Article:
Soybeans are entering the critical pod-filling phase in most parts of Illinois. Emerson Nafziger, University of Illinois Extension agronomist, says although soybean crop condition ratings are not very high, there have been few serious problems in the soybean crop so far.
Flowering in the 2011 crop started at about the normal time, and crop progress has been close to normal up to now. High temperatures in July and limited rainfall in some areas have produced afternoon stress symptoms, leading to concerns about the ability of the crop to set pods.
"The normal to above-normal height of the crop indicates that the soil moisture supply has been less limiting than we might have expected in the drier areas," Nafziger adds. "The crop canopy appears healthy, and in general the crop looks fairly good in many fields."
However, it takes more than a good canopy to produce good soybean yields. Wet weather and high temperatures in July can result in "overgrowth" in which plants and leaves get large, but pod numbers suffer. Nafziger attributes this in part to high levels of internal shading that can reduce the sugar supply to individual nodes and the pods at those nodes.
Most May-planted soybeans are at or near stage R4, which is full podding. They may still have some small pods at the tip of the stem that may or may not develop, but pod numbers may be considered as close to final. He says an exception to this might occur in fields where it's been dry. Rainfall within the next week might still stimulate a flush of pods that could increase this number.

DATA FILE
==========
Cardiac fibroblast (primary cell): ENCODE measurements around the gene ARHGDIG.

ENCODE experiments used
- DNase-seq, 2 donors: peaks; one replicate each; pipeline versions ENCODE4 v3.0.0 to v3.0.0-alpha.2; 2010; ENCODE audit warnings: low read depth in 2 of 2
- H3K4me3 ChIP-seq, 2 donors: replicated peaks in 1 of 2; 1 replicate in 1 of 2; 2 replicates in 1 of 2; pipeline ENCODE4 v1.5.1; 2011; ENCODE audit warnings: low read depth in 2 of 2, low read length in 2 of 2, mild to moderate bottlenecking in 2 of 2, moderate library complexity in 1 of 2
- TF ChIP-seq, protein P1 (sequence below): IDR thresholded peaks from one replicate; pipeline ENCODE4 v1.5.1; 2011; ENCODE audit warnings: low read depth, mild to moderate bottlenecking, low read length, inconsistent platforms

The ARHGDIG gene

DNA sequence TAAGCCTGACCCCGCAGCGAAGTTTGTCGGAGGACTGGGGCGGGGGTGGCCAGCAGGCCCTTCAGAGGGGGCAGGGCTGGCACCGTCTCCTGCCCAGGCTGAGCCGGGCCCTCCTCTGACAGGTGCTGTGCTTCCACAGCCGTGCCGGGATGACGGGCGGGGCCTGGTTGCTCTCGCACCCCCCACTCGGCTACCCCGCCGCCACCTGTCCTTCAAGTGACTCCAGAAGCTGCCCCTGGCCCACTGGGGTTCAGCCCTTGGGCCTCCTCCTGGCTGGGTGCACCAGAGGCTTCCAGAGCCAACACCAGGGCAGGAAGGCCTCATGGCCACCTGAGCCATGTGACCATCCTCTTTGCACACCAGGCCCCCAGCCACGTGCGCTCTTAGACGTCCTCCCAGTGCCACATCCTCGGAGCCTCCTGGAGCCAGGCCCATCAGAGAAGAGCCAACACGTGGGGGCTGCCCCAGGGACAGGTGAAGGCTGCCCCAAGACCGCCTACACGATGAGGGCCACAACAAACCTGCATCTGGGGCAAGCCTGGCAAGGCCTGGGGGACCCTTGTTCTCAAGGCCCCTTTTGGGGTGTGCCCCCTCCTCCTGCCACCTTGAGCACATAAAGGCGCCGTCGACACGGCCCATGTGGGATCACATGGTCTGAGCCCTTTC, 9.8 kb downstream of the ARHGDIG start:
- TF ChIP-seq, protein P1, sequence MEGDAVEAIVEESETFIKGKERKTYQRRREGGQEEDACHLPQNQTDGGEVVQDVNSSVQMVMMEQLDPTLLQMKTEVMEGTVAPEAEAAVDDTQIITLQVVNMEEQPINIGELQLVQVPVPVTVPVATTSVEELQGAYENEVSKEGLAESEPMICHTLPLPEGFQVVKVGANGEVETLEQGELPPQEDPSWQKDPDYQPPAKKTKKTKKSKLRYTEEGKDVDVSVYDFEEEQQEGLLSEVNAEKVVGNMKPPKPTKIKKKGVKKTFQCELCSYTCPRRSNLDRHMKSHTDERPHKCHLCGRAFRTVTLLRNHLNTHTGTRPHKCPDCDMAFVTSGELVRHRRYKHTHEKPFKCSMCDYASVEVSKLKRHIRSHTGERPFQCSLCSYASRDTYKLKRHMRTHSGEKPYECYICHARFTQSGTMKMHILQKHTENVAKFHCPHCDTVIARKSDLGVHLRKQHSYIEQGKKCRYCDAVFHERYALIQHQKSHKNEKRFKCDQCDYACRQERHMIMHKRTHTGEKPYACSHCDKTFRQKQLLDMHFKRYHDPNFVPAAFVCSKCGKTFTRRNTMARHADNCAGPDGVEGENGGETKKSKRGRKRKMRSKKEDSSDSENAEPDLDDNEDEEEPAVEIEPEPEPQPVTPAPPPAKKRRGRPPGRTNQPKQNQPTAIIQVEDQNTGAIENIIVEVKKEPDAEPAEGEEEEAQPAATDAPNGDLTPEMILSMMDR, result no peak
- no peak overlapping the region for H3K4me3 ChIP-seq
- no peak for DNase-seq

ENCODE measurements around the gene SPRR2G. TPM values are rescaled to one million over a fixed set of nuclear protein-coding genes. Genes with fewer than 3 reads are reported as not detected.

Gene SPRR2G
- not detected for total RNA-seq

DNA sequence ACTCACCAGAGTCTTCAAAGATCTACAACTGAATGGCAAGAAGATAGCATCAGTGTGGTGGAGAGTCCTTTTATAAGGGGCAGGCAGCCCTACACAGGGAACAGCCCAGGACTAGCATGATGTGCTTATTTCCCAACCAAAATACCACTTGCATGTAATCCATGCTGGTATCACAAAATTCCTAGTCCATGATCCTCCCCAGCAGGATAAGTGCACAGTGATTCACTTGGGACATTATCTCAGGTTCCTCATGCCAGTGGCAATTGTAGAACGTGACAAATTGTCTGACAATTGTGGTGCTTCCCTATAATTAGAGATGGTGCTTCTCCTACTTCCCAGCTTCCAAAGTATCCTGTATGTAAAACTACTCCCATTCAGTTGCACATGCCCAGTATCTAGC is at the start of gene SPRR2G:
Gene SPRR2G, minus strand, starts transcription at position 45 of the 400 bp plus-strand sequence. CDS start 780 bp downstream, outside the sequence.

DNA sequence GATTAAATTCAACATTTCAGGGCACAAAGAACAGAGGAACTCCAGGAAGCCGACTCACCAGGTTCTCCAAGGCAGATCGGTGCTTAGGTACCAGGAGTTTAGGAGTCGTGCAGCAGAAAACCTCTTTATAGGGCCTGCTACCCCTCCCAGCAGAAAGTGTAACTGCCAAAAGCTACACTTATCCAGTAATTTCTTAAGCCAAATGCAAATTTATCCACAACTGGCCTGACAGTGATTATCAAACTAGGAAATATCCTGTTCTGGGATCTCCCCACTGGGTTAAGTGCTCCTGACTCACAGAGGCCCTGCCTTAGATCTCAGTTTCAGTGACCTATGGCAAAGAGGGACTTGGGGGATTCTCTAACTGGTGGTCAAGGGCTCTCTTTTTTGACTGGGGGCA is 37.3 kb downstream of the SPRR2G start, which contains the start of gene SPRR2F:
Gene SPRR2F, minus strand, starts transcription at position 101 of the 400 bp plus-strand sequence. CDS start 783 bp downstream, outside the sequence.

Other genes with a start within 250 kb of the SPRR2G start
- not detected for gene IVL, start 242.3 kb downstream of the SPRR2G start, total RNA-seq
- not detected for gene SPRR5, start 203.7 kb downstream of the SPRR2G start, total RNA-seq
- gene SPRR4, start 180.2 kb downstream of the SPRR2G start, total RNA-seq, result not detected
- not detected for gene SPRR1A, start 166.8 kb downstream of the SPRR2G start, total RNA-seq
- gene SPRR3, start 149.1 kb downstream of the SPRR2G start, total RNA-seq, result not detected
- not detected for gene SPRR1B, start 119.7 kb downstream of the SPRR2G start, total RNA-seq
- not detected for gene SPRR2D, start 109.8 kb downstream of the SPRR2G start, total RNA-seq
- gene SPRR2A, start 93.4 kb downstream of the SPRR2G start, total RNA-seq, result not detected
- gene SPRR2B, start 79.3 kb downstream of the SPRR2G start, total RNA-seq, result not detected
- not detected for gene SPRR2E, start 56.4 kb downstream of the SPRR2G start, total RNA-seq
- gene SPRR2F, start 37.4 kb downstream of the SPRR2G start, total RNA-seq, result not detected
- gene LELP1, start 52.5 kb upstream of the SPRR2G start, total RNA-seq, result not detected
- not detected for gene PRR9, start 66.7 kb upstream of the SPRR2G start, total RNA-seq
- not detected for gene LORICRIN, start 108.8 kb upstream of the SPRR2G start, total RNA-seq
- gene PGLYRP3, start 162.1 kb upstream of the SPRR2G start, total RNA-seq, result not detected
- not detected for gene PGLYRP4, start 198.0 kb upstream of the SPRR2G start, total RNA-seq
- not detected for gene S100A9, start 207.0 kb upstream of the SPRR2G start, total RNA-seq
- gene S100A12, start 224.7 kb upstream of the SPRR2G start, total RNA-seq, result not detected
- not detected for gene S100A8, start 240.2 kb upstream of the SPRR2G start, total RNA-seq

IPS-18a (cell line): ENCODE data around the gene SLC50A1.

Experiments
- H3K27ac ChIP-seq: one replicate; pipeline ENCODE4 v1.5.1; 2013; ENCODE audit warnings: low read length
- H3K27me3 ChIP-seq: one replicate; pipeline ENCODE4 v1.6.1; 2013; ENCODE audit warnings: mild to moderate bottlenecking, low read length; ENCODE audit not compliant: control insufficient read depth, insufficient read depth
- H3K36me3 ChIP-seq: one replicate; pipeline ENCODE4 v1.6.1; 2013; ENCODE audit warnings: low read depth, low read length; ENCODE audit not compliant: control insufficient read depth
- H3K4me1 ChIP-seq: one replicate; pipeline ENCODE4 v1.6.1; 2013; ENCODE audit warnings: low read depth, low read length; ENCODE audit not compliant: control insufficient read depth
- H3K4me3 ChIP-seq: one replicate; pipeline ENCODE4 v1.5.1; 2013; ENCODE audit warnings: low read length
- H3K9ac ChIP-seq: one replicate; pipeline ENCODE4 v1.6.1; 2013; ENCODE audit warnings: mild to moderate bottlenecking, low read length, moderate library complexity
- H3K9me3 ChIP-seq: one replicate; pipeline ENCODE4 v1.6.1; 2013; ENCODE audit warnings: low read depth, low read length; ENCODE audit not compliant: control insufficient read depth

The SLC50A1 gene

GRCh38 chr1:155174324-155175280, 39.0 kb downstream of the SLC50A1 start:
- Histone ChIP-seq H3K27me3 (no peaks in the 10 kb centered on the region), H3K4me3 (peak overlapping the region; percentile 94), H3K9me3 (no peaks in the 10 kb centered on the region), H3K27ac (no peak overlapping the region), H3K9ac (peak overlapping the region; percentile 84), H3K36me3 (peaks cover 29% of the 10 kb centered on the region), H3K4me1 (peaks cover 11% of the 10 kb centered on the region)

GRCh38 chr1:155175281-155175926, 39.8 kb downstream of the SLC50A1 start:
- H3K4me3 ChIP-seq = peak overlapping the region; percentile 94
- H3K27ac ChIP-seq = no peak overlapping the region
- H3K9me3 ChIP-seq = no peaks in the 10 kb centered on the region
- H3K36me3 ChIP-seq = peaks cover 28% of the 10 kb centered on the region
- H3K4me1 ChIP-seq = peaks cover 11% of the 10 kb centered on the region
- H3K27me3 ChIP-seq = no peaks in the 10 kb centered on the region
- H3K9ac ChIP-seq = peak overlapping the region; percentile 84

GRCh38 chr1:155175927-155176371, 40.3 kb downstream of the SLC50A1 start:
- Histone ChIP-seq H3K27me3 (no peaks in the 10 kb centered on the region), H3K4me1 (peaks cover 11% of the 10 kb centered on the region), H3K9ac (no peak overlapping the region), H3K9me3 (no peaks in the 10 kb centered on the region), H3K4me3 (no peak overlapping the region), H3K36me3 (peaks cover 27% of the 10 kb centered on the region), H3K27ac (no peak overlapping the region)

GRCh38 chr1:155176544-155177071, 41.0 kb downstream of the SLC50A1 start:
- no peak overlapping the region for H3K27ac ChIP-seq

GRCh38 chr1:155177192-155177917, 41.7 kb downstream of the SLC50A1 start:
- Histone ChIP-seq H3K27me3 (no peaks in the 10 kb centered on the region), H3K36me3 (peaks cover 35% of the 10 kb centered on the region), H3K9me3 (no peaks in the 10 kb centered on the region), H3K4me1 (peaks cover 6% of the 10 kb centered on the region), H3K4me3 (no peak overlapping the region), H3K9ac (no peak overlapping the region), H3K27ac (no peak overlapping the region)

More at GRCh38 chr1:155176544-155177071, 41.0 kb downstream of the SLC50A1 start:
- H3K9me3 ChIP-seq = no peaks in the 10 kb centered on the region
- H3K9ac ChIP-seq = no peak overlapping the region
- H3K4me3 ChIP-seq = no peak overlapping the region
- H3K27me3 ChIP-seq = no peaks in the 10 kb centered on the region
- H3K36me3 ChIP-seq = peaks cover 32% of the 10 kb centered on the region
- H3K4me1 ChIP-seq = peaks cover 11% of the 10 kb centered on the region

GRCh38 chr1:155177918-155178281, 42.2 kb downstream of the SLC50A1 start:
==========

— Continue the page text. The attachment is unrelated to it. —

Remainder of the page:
"Though final seed size will vary with conditions, seed number per unit of ground area is closely related to yield potential as seedfilling is getting underway," Nafziger adds. "Anyone who has tried to count seeds per plant in soybean knows that pod and seed numbers vary widely among plants. But it is usually possible to get an estimate, or at least to know if pod and seed numbers are high or low."
Research specialist Val Clingerman made some estimates in the planting date study at Urbana on August 9 and found good pod numbers – in the range of 40 per plant – in the April-planted soybeans, and about half that number in June-planted beans. The late-planted crop still has some flowers and is probably not yet done setting pods. In both cases, there were about 120,000 plants per acre.
Complete the yield estimate by assuming 2.5 seeds per pod, so about 100 seeds per plant, or about 12 million seeds per acre, he explains. Dividing by 168,000 seeds per bushel (2,800 per lb) gives about 71 bushels per acre.
"While it may well take a rain event or two to keep plants functioning well enough to fill that many seeds, this may not be an unreasonable estimate of yield in these plots," he says. "It's too early to complete the estimate for the late-planted crop, since pod numbers are not yet final."